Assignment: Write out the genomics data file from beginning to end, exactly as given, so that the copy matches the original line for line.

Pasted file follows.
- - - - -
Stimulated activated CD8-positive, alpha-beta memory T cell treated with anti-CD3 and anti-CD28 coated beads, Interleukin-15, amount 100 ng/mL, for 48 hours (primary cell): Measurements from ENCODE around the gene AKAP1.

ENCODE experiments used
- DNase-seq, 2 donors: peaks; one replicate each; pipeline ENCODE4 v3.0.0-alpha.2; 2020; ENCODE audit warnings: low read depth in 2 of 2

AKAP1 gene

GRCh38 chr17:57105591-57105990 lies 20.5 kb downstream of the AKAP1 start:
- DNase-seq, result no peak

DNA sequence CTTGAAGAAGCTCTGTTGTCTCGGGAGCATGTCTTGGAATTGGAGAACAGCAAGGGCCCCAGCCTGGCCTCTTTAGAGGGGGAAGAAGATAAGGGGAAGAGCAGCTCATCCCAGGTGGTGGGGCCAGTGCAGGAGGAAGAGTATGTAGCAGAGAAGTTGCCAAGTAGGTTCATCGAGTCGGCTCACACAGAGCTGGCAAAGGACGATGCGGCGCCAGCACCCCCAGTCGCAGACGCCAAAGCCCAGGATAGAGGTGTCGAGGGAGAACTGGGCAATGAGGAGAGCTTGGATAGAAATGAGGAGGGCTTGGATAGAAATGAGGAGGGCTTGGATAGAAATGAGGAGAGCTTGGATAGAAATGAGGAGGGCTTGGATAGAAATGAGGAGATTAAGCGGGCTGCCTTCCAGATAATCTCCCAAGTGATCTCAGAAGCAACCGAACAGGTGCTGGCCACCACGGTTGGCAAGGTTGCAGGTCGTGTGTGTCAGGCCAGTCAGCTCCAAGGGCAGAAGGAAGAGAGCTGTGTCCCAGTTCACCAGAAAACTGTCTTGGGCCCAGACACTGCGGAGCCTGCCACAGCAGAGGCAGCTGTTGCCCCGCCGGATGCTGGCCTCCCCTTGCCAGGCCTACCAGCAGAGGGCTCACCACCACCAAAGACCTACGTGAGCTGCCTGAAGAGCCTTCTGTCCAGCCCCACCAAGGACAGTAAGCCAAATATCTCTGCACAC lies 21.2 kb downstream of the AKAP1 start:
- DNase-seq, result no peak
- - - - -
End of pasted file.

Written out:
Stimulated activated CD8-positive, alpha-beta memory T cell treated with anti-CD3 and anti-CD28 coated beads, Interleukin-15, amount 100 ng/mL, for 48 hours (primary cell): Measurements from ENCODE around the gene AKAP1.

ENCODE experiments used
- DNase-seq, 2 donors: peaks; one replicate each; pipeline ENCODE4 v3.0.0-alpha.2; 2020; ENCODE audit warnings: low read depth in 2 of 2

AKAP1 gene

GRCh38 chr17:57105591-57105990 lies 20.5 kb downstream of the AKAP1 start:
- DNase-seq, result no peak

DNA sequence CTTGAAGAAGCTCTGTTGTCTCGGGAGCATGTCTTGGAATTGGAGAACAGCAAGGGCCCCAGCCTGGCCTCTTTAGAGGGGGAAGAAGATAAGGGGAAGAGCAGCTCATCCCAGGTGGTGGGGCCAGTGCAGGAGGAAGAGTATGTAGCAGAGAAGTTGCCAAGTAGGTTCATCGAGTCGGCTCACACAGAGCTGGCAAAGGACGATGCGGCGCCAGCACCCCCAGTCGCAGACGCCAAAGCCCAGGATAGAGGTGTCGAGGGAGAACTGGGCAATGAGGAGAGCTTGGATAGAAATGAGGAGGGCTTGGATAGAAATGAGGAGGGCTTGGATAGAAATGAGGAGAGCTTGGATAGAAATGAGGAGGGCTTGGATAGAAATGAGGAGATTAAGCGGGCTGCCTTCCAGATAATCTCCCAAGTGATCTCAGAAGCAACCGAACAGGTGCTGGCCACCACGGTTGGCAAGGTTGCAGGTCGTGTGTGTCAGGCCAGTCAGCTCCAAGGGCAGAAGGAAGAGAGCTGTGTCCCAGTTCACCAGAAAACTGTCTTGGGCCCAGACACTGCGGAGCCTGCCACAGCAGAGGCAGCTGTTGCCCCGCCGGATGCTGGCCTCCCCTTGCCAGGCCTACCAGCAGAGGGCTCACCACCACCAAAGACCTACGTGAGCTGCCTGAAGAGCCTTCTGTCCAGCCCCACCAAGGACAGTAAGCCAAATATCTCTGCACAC lies 21.2 kb downstream of the AKAP1 start:
- DNase-seq, result no peak